Kieran grinned. A cracked screen wasn’t much of a lesson, but hopefully the scare would make her pay a little more attention next time.

He waited for the fearful glance in his direction, followed by a look of surprised realization when she saw just whom she’d inconvenienced, but instead she braced herself and bent forward, her hands sinking low. The phone bounced off her waiting palms, but she adjusted gracefully and trapped it, cradling it like a little baby bird.

A strange fascination momentarily wiped away his annoyance. She was athletic, this woman, with good and quick reflexes. But she’d ignored an obvious threat on her life…for a phone. That wasn’t usual in a mundane part of the world.

He pushed the button to lower his window. Half of him wanted to sarcastically congratulate her on having saved a replaceable commodity instead of worrying about the continued functionality of her legs. The other half wanted to deliver a warning that would do what his screeching tires had failed to.

But before he could decide, the salty oceanic breeze wafted into the car and flirted with his senses. The feel and smell of it reminded him of home. Of the good times, hunting and fishing and roaming the green fields of Ireland on horseback. Almost immediately, though, the sorrow that had been plaguing him for years took over. Followed by the sharp, consuming bite of loss, remembering his mother’s death six months ago.

Images crowded his mind, unbidden—of his mother’s withered face, of her pained eyes, of her paper-thin body, wasting away to nothing.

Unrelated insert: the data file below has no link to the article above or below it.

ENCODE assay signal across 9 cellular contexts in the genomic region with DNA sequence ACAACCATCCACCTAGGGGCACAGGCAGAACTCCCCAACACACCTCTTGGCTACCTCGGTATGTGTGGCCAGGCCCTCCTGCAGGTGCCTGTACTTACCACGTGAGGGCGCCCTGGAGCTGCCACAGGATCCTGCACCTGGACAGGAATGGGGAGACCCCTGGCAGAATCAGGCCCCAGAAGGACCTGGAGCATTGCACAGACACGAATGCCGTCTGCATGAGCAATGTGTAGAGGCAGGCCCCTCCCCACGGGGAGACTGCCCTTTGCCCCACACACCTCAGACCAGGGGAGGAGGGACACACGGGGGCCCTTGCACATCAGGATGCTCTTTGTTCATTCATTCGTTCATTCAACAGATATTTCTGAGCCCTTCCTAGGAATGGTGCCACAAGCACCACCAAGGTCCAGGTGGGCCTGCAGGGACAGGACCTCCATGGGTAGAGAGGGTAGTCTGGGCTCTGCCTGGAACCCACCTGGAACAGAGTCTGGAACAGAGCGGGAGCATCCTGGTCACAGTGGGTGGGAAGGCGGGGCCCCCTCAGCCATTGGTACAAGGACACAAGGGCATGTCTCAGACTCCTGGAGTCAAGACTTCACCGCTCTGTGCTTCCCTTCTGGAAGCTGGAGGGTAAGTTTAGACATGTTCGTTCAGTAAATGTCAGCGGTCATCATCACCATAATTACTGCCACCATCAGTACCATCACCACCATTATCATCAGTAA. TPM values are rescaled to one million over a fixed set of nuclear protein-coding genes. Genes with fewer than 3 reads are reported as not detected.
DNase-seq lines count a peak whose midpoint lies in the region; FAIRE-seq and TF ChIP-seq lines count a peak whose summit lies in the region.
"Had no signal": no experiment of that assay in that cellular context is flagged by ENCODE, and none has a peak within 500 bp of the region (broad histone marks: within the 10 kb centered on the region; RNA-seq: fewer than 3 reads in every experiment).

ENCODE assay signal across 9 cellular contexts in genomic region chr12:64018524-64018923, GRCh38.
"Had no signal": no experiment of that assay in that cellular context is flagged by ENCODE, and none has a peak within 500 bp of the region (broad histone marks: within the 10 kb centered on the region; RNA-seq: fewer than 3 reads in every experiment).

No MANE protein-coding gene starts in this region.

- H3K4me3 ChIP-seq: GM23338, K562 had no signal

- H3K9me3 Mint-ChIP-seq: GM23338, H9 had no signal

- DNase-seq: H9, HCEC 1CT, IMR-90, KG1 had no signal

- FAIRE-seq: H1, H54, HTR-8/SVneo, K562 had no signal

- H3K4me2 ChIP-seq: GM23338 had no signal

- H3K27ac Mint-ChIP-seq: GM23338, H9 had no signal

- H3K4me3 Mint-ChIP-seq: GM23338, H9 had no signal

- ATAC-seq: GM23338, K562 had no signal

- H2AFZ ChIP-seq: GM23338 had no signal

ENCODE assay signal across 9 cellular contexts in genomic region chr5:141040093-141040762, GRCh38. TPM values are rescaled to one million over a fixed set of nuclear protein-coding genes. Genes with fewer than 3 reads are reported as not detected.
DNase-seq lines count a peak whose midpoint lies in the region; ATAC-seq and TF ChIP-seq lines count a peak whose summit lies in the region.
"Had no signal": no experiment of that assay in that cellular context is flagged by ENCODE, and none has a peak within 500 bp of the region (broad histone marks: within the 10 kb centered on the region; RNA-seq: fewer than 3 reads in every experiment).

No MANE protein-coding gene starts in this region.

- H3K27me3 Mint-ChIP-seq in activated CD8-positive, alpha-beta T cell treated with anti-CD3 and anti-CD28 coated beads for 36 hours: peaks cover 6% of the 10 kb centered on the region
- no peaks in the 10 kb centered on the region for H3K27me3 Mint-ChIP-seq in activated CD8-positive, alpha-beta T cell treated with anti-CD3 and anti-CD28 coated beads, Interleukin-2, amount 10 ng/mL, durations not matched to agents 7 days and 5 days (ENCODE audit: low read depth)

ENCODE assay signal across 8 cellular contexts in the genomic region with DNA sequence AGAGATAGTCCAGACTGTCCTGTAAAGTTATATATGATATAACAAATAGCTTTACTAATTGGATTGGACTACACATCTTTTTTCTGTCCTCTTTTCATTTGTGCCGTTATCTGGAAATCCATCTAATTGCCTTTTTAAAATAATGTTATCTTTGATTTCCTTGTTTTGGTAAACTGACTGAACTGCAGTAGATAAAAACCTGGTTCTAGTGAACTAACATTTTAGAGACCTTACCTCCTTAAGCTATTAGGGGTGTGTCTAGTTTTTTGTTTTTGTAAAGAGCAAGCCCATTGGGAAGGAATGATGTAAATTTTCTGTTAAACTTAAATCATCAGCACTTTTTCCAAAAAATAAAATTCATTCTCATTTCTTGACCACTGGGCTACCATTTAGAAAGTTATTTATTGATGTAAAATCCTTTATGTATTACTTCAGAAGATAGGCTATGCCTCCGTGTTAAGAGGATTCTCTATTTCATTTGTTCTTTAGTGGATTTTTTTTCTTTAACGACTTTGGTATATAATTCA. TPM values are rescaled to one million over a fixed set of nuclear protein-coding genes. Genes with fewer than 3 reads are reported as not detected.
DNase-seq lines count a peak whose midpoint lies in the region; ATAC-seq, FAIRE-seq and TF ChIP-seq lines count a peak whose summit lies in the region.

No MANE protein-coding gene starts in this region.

She’d sacrificed herself for him. She’d let him feel free, and live wild, while she endured a hellish cage. One that had eventually killed her.

A wave of guilt tore through him, hot and sharp. He gritted his teeth.

No. That wasn’t true.

Kieran had to remember who was truly at fault: his father. He had essentially kidnapped her and forced her to live a half-life. Stolen her vitality and, slowly but surely, her desire to keep living. Valens had killed her. Slowly. Painfully.

Kieran’s hands tightened on the wheel as rage burned through him.

His foot lightened on the brake. Giving this woman a hard metal tap right now would surely teach her a lesson, and maybe alleviate some of his burning anger at the same time. There wasn’t a damn thing anyone would do about it if he were to hit her. It was illegal, sure, but charges didn’t stick to a Demigod. His father would wave the incident away. And, because of the location, the non-magical government would be all too happy to cooperate. His foot lowered on the brake again. Did he really feel like dealing with the repercussions of his father finding out where he was?

It was at that moment that the woman, her phone clutched in her hand, finally looked up.

Without warning, her fierce, deep brown eyes burrowed into him. A burning sensation sliced down his middle. His small hairs stood on end as his skin, tissue, and bone were peeled away like tissue paper, revealing what lay inside of him. Revealing his very soul for her analysis.